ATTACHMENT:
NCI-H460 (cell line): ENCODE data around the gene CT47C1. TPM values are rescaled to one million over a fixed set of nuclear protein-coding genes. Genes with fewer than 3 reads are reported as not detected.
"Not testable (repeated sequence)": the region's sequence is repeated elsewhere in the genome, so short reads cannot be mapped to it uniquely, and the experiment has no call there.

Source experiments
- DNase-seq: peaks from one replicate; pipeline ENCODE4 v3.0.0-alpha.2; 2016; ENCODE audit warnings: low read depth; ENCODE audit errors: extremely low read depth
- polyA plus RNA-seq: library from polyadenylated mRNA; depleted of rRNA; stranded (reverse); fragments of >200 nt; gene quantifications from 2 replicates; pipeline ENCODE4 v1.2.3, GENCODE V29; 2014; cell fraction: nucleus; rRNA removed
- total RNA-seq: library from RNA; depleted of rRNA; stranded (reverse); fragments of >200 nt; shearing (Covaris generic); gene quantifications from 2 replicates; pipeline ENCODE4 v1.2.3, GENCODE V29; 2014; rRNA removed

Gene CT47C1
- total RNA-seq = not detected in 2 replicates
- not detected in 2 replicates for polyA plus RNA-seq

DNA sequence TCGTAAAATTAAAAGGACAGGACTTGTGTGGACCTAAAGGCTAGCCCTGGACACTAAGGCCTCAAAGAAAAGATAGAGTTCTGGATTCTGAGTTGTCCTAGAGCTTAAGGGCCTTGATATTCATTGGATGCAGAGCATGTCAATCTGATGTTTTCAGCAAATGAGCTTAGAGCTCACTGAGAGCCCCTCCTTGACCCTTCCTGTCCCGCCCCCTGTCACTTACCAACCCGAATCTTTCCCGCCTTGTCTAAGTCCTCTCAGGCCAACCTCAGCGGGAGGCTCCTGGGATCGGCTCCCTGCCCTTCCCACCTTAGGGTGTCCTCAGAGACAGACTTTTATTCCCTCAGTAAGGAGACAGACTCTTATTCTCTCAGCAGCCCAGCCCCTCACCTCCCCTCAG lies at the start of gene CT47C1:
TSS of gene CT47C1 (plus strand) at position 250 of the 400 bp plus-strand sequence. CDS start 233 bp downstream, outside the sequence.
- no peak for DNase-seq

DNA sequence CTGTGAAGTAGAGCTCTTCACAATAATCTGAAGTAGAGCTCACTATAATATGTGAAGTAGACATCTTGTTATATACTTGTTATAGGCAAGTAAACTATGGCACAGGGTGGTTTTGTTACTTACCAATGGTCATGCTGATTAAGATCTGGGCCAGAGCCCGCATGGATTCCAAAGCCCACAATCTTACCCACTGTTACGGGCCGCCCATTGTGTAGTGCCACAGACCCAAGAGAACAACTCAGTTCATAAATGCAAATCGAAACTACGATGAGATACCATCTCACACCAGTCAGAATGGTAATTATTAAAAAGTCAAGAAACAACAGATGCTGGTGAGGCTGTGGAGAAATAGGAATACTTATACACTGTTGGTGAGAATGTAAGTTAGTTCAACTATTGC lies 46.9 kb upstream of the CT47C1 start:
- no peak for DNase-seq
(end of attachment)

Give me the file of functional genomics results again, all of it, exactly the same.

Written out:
NCI-H460 (cell line): ENCODE data around the gene CT47C1. TPM values are rescaled to one million over a fixed set of nuclear protein-coding genes. Genes with fewer than 3 reads are reported as not detected.
"Not testable (repeated sequence)": the region's sequence is repeated elsewhere in the genome, so short reads cannot be mapped to it uniquely, and the experiment has no call there.

Source experiments
- DNase-seq: peaks from one replicate; pipeline ENCODE4 v3.0.0-alpha.2; 2016; ENCODE audit warnings: low read depth; ENCODE audit errors: extremely low read depth
- polyA plus RNA-seq: library from polyadenylated mRNA; depleted of rRNA; stranded (reverse); fragments of >200 nt; gene quantifications from 2 replicates; pipeline ENCODE4 v1.2.3, GENCODE V29; 2014; cell fraction: nucleus; rRNA removed
- total RNA-seq: library from RNA; depleted of rRNA; stranded (reverse); fragments of >200 nt; shearing (Covaris generic); gene quantifications from 2 replicates; pipeline ENCODE4 v1.2.3, GENCODE V29; 2014; rRNA removed

Gene CT47C1
- total RNA-seq = not detected in 2 replicates
- not detected in 2 replicates for polyA plus RNA-seq

DNA sequence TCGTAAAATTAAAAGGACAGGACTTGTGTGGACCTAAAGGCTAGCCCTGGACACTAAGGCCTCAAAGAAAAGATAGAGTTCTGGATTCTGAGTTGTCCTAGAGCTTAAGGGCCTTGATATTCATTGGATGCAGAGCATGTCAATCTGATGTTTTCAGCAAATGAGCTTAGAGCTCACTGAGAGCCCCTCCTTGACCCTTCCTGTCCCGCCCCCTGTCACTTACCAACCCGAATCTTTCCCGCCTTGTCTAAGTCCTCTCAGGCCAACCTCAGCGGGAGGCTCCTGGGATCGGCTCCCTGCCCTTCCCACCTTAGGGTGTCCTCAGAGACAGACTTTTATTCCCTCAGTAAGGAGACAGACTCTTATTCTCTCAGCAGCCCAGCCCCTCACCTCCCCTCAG lies at the start of gene CT47C1:
TSS of gene CT47C1 (plus strand) at position 250 of the 400 bp plus-strand sequence. CDS start 233 bp downstream, outside the sequence.
- no peak for DNase-seq

DNA sequence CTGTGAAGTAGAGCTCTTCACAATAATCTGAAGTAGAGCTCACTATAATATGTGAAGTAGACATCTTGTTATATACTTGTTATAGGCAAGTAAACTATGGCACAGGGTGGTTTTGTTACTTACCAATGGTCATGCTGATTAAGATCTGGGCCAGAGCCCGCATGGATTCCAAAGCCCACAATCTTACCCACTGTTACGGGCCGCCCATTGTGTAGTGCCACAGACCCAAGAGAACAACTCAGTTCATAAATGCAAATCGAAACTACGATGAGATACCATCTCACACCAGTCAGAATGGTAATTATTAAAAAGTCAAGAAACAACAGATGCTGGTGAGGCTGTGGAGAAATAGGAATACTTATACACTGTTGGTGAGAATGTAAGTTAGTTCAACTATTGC lies 46.9 kb upstream of the CT47C1 start:
- no peak for DNase-seq